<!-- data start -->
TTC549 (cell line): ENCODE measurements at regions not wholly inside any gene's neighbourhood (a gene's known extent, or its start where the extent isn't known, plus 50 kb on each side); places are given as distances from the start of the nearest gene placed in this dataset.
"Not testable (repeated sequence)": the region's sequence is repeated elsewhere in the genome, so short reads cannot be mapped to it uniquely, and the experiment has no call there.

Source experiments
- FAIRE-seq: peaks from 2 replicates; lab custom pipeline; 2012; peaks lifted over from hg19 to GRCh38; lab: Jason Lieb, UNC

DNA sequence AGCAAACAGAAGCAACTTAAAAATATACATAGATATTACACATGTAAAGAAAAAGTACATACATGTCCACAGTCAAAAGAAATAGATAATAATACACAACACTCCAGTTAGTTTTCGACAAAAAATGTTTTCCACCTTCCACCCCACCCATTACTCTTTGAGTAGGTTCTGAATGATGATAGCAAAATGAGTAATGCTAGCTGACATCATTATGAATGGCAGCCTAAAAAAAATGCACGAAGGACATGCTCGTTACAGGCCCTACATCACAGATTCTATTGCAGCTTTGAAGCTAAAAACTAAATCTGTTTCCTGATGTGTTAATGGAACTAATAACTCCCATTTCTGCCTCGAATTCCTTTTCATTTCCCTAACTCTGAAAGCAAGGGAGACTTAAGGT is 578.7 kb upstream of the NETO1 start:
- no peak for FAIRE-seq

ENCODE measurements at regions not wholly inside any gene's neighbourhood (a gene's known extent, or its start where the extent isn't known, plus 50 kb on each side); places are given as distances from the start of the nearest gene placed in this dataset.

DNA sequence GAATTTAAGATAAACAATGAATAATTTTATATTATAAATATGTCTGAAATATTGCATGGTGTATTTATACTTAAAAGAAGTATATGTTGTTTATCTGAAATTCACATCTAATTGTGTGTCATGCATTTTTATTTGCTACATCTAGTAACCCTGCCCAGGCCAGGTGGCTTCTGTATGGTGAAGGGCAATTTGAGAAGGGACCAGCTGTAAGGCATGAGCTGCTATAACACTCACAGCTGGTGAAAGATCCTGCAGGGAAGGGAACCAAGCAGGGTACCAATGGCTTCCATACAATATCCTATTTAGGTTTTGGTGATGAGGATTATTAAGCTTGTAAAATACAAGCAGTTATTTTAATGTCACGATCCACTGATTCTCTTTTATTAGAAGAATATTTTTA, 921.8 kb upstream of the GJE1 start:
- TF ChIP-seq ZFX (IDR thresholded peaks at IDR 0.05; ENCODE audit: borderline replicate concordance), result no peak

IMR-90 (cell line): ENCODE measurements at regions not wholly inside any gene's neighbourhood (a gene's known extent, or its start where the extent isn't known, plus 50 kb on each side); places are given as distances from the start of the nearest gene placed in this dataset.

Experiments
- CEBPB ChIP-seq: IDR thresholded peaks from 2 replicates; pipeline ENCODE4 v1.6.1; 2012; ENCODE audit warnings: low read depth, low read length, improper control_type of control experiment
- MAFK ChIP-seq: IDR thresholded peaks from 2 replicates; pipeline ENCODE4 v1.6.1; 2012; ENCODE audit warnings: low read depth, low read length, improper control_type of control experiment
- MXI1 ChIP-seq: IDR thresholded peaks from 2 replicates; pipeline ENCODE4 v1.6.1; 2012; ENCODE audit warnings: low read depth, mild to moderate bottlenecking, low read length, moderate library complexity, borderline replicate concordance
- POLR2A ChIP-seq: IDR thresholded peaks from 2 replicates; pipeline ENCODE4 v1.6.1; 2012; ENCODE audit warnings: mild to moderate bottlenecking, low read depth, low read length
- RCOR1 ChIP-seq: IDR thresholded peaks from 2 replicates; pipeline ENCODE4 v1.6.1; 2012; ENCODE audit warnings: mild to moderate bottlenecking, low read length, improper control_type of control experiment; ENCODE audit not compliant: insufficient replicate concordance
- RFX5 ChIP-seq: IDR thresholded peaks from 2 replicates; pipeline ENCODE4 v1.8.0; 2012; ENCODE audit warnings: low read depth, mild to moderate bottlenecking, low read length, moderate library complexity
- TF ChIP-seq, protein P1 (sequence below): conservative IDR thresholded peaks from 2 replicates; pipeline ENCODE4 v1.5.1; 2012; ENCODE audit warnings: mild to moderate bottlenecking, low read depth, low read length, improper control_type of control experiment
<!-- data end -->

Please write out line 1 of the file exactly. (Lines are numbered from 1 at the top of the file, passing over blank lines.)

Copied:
TTC549 (cell line): ENCODE measurements at regions not wholly inside any gene's neighbourhood (a gene's known extent, or its start where the extent isn't known, plus 50 kb on each side); places are given as distances from the start of the nearest gene placed in this dataset.